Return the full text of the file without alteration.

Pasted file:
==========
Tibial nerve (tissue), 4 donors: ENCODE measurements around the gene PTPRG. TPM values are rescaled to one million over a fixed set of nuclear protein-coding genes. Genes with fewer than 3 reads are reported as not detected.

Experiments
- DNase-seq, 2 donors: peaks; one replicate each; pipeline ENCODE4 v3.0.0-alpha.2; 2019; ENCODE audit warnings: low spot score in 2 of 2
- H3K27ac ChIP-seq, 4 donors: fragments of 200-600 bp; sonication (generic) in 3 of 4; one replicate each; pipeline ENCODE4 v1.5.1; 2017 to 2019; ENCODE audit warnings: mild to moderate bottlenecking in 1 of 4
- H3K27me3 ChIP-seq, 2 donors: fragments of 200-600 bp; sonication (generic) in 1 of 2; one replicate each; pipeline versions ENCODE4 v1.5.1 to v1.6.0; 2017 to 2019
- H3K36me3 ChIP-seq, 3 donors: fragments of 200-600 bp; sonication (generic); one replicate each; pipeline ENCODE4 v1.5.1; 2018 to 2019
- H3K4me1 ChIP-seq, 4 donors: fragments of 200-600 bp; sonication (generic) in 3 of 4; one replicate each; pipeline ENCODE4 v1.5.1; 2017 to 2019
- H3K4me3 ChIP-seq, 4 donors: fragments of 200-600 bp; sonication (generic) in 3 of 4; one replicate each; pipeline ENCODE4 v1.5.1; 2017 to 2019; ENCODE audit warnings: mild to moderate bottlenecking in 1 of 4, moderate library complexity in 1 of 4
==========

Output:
Tibial nerve (tissue), 4 donors: ENCODE measurements around the gene PTPRG. TPM values are rescaled to one million over a fixed set of nuclear protein-coding genes. Genes with fewer than 3 reads are reported as not detected.

Experiments
- DNase-seq, 2 donors: peaks; one replicate each; pipeline ENCODE4 v3.0.0-alpha.2; 2019; ENCODE audit warnings: low spot score in 2 of 2
- H3K27ac ChIP-seq, 4 donors: fragments of 200-600 bp; sonication (generic) in 3 of 4; one replicate each; pipeline ENCODE4 v1.5.1; 2017 to 2019; ENCODE audit warnings: mild to moderate bottlenecking in 1 of 4
- H3K27me3 ChIP-seq, 2 donors: fragments of 200-600 bp; sonication (generic) in 1 of 2; one replicate each; pipeline versions ENCODE4 v1.5.1 to v1.6.0; 2017 to 2019
- H3K36me3 ChIP-seq, 3 donors: fragments of 200-600 bp; sonication (generic); one replicate each; pipeline ENCODE4 v1.5.1; 2018 to 2019
- H3K4me1 ChIP-seq, 4 donors: fragments of 200-600 bp; sonication (generic) in 3 of 4; one replicate each; pipeline ENCODE4 v1.5.1; 2017 to 2019
- H3K4me3 ChIP-seq, 4 donors: fragments of 200-600 bp; sonication (generic) in 3 of 4; one replicate each; pipeline ENCODE4 v1.5.1; 2017 to 2019; ENCODE audit warnings: mild to moderate bottlenecking in 1 of 4, moderate library complexity in 1 of 4